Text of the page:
What's New in Edge Rails

So, Edge Rails is still chugging right along. There are new and interesting fixes, changes, and refactors going on all of the time. So, lets take a look at just a few that’ve gone in since the last post (it’s been a while, I know, I’m sorry!).

ActionView and Helpers

XSS escaping is now enabled by default. This means that if you want to explicitly output HTML to your views, you’ll probably have to mark it as html_safe! before sending it through.

<%= 'my <a href="http://www.rubyonrails.org">safe</a> string'.html_safe! %>

Many of the built-in helpers have been updated for this change and if you see an issues with the Rails helpers being incorrectly sanitized, you should create a new ticket.

distance_of_time_in_words has gained ‘over’, ‘about’, and ‘almost’ keywords, thanks to Jay Pignata and John Trupiano. This provides you with an improved level of granularity when approximating the amount time passed. So, instead of just “2 years ago”, it can now also report “almost 2 years ago,” “about 2 years ago,” and “over 2 years ago,” depending on the proximity to being exactly 2 years old.

assert_equal "almost 2 years",  distance_of_time_in_words(from, to + 2.years - 3.months + 1.day)
assert_equal "about 2 years",   distance_of_time_in_words(from, to + 2.years + 3.months - 1.day)
assert_equal "over 2 years",    distance_of_time_in_words(from, to + 2.years + 3.months + 1.day)
assert_equal "over 2 years",    distance_of_time_in_words(from, to + 2.years + 9.months - 1.day)
assert_equal "almost 3 years",  distance_of_time_in_words(from, to + 2.years + 9.months + 1.day)

The HTML form helper, fields_for - generally used for nesting additional model forms - now allows for explicit collections to be used, thanks to Andrew France. So, instead of just including all of your blog.posts, you should have it only display your published blog.posts, for example. Or:

<% form_for @person, :url => { :action => "update" } do |person_form| %>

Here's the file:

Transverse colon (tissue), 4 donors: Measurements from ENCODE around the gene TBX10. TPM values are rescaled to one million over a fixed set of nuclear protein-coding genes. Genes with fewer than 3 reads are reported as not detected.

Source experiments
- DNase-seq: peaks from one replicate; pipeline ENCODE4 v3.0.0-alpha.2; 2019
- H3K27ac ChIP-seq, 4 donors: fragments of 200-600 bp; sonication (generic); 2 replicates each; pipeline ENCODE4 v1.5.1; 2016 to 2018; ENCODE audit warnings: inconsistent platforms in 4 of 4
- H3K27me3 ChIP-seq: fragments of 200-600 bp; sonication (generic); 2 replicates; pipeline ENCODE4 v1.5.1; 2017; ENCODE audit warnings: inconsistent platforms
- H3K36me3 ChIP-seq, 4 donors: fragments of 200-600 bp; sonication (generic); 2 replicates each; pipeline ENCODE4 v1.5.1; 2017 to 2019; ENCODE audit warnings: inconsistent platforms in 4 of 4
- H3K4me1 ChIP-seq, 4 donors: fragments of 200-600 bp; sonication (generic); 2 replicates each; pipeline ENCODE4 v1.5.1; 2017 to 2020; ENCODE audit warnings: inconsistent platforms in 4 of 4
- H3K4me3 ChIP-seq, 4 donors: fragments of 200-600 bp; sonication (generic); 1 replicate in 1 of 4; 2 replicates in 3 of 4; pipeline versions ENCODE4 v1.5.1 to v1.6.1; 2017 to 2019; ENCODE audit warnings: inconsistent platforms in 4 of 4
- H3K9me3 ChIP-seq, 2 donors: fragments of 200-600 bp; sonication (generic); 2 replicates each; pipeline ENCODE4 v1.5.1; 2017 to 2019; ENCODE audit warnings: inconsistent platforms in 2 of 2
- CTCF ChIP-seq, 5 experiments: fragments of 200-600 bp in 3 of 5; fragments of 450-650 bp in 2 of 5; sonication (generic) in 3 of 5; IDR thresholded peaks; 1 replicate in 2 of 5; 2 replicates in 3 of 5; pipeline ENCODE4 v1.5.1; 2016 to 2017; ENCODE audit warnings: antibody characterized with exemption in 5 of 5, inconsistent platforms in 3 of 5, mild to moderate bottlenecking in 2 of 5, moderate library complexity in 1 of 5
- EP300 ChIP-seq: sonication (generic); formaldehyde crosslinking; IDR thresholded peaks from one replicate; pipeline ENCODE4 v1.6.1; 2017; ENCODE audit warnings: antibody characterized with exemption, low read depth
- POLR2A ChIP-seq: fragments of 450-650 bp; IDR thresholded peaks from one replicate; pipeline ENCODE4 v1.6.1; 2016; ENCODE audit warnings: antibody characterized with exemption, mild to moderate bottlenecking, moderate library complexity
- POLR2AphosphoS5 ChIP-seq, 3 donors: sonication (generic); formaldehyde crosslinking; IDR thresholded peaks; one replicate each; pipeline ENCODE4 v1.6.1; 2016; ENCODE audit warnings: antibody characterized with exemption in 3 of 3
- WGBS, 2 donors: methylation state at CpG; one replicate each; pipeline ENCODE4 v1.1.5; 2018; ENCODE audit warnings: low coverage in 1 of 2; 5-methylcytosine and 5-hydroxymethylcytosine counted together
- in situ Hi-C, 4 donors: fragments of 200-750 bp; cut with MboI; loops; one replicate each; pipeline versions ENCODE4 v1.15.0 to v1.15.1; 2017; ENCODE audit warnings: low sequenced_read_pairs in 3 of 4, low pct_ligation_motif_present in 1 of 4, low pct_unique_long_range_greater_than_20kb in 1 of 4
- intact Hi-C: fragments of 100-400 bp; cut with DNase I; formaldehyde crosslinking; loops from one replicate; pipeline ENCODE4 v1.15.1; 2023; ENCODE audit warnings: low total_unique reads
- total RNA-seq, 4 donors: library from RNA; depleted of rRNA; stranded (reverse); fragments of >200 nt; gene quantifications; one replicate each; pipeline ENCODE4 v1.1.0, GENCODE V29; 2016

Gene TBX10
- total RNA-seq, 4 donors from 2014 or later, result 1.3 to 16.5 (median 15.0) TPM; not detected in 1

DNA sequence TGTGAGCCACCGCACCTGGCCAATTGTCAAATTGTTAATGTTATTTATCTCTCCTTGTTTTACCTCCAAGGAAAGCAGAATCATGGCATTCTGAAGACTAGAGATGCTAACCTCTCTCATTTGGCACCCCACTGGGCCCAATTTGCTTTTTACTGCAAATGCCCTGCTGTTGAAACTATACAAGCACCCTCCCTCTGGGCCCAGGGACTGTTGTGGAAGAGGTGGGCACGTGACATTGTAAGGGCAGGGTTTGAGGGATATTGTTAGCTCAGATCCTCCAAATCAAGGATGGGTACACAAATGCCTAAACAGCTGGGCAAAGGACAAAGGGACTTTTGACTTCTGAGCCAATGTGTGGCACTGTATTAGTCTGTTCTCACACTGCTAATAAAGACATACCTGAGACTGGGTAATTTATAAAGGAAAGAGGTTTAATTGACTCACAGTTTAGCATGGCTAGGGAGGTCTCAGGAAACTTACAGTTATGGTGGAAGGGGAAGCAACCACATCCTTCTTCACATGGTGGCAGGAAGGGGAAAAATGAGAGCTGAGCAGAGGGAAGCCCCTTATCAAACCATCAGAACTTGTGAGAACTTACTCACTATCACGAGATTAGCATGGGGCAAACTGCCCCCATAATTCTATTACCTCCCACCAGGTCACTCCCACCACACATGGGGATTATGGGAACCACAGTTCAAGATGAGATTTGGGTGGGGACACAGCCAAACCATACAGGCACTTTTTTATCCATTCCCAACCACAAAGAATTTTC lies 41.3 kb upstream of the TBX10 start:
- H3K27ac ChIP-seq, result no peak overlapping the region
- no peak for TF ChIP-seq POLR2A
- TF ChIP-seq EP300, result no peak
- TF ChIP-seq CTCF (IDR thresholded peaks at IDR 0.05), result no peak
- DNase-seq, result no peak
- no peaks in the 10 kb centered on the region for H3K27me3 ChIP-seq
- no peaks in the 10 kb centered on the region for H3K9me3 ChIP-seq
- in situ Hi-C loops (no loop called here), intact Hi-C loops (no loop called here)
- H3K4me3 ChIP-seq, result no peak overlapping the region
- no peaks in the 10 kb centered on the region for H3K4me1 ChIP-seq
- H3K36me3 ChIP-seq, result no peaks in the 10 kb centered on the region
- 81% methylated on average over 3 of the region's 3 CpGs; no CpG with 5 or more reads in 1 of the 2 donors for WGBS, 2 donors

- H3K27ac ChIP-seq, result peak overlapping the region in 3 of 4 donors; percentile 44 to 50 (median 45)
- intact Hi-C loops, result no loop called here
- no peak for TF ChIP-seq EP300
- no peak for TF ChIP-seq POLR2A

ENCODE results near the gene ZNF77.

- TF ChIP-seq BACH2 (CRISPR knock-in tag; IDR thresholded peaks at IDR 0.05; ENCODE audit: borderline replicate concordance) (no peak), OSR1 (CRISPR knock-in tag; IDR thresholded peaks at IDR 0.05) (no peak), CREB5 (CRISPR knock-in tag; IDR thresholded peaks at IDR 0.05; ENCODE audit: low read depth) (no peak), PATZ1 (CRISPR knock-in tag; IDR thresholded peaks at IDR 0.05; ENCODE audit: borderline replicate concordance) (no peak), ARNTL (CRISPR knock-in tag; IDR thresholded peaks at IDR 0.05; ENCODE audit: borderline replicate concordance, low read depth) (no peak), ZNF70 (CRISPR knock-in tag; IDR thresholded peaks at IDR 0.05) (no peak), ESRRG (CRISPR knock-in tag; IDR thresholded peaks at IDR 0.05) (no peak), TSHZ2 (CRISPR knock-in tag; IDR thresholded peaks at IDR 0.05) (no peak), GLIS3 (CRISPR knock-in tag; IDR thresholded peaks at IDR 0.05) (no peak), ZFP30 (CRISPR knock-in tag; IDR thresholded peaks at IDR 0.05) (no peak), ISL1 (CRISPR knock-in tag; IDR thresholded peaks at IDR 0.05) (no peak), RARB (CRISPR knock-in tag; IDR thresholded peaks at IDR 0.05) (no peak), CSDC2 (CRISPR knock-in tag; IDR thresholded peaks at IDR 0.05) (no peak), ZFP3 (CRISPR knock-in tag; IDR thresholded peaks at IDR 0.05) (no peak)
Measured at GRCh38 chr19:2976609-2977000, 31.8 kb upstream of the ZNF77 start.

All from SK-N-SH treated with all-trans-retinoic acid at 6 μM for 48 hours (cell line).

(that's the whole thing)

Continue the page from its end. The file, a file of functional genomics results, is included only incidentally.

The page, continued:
...
  <% person_form.fields_for :projects, @active_projects do |project_fields| %>
    Name: <%= project_fields.text_field :name %>
  <% end %>
<% end %>

API Change for content_tag_for: The third argument - being the optional CSS prefix - will now also affect the generated CSS class. This prefix will now be appended to the generated element’s CLASS attribute.

<%= content_tag_for(:li, @post, :published) %>
# => <li id="published_post_123" class="published_post">...</li>

ActiveResource and ActiveRecord

Taryn East has added update_attribute(s) methods to ActiveResource. These methods act very similarly to the ActiveRecord methods we already know and love.

Building or creating an object through a has_one association that contains conditionals will now automatically append those conditions to the newly created object, thanks to Luciano Panaro.

class Blog
  has_author :commit_author, :class_name => 'Author', :conditions => {:name => "Luciano Panaro"}
end

@blog.build_commit_author
# => #<Author name: "Luciano Panaro" ... >

Pratik Naik added a new option to ActiveRecord’s accepts_nested_attributes_for to :limit the number of records that are allowed to be processed. Also, while we’re covering accepts_nested_attributes_for, José Valim as renamed the _delete option to _destroy to better follow what is actually occurring. A deprecation warning has been added to _delete, for the time being.

Jacob Burkhart updated the new autosave option in Rails 2.3 to allow for an :autosave => false, which will disallow saving of associated objects, even when they are new_record?s.

Some Internals

Previously, CDATA elements could be ignored when converting from XML to a Hash, so now, thanks to John Pignata, Hash#from_xml will now properly parse and include CDATA elements values.

Josh Peek has relocated global exception handling into ActionDispatch::Rescue. So, this is now being handled at the Rack middleware level.

And finally, Yehuda Katz and Carl Lerche began work on a Rails::Application object to better encapsulate some of the application start up and configuration details. Also, a good bit of initialization has now gone on to move into this new object.